The gameplay of Halo 3 doesn't disappoint; it’s a solid shooter with a great storyline. With all the thought and planning that goes into creating another chapter in the Halo universe, you would think that the game would look great, but you’re wrong. The landscapes are flat and textureless, and nothing is sharp or defined.
The real issue, however, is the people. We assume they are human — but only vaguely so as far as these Halo 3 graphics are concerned. I don’t know who came up with these character models, but they could easily be recycled from some sort of post-apocalyptic wasteland game in which all the characters have been doused in acid and deformed into blob-folk. The mouth tracking on these weird faces is so bad it significantly detracts from the gameplay. This game is great, and any Halo fan should play it through, but it is not pretty.
5 Body Harvest
Body Harvest is an action-packed sci-fi adventure that combines an intriguing story with fun gameplay elements of combat and racing. The weak element of this game is the graphics. Body Harvest was a late-release N64 title, and it shows. What may have been passable for earlier games is starkly outdated by the time Body Harvest finally hit the market. The enjoyment of the game is buried under drab landscapes and low-res visuals.
The weak colors, lack of texture, and slow, jerky frame rates make it hard to enjoy the actual gameplay. The characters are fun and relatable (who wouldn’t want to be an alien-smashing sci-fi hero?) but their charm is lost when you see their blocky, jerky, faceless forms trudging across a low-res desert to fight cheesy aliens. Body Harvest has an interesting premise, but suffered from bad graphics that were already out of date at its release.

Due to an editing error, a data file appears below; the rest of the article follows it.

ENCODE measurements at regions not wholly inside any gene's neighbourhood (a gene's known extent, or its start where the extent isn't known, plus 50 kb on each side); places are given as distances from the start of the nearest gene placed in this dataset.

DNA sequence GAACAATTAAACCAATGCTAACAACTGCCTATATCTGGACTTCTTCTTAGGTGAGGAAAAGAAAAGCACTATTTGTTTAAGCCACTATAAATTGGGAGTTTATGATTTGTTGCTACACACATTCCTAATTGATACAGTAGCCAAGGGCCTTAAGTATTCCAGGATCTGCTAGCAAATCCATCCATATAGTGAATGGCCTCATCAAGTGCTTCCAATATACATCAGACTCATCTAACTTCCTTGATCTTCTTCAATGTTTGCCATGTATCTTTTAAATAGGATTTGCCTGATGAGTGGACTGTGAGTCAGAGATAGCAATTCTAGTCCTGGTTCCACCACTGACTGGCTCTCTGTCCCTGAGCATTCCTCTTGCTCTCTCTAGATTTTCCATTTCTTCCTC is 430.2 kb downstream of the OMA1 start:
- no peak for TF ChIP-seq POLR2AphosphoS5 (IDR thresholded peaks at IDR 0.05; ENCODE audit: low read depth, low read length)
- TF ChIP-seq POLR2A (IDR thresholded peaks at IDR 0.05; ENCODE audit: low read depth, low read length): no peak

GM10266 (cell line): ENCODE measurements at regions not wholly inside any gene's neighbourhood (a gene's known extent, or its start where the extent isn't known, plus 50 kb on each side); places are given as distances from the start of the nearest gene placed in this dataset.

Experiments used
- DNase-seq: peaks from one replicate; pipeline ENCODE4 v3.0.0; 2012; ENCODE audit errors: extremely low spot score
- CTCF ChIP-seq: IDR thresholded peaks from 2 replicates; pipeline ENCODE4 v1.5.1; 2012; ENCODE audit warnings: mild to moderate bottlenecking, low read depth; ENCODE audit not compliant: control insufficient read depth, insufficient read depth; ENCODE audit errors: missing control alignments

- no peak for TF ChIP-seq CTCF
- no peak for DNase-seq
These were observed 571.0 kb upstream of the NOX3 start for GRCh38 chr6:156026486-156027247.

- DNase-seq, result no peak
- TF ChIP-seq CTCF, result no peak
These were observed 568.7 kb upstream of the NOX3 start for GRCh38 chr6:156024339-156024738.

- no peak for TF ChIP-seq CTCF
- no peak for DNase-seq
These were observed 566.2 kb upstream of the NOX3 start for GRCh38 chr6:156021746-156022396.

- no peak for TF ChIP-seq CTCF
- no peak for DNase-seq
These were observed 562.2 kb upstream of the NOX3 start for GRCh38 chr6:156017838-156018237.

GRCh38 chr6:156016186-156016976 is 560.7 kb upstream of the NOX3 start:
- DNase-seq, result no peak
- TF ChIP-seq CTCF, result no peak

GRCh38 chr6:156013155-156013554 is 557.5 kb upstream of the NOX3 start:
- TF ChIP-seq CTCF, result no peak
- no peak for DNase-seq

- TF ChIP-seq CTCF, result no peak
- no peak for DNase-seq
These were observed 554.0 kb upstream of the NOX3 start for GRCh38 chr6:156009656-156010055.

Minecraft swept through the gaming world like a pixellated hurricane over a decade ago, and it is still going strong. With releases on multiple platforms, new owners, and updates, the graphics have barely changed since its small-time release. Though the pixelated graphics are an intentional stylistic choice, the harsh, retro-style visuals are a barrier for many players. The benefit of these cube-y creepers and crawlers is the ability to create a huge playing world with endless possibilities. The draw is in the creativity and creation, so fans of Minecraft value those aspects of gameplay over the bright, blocky graphics.
It helps that imagining scary green cube monsters and people running around hitting stuff with a stick seems ridiculous with traditionally “perfect” graphics. Until you experience the fun of building and creating in Minecraft, the outdated graphics are a big turn-off.
3 Grand Theft Auto
Grand Theft Auto gets a pass for being the start to a groundbreaking series. Considering the series' future games stood at the forefront of experimental graphics technology across systems, it's shocking to look back at grandfather GTA. The original Grand Theft Auto has altogether plain and boring graphics. Still, Grand Theft Auto stands out because of its open-world play and senseless violence.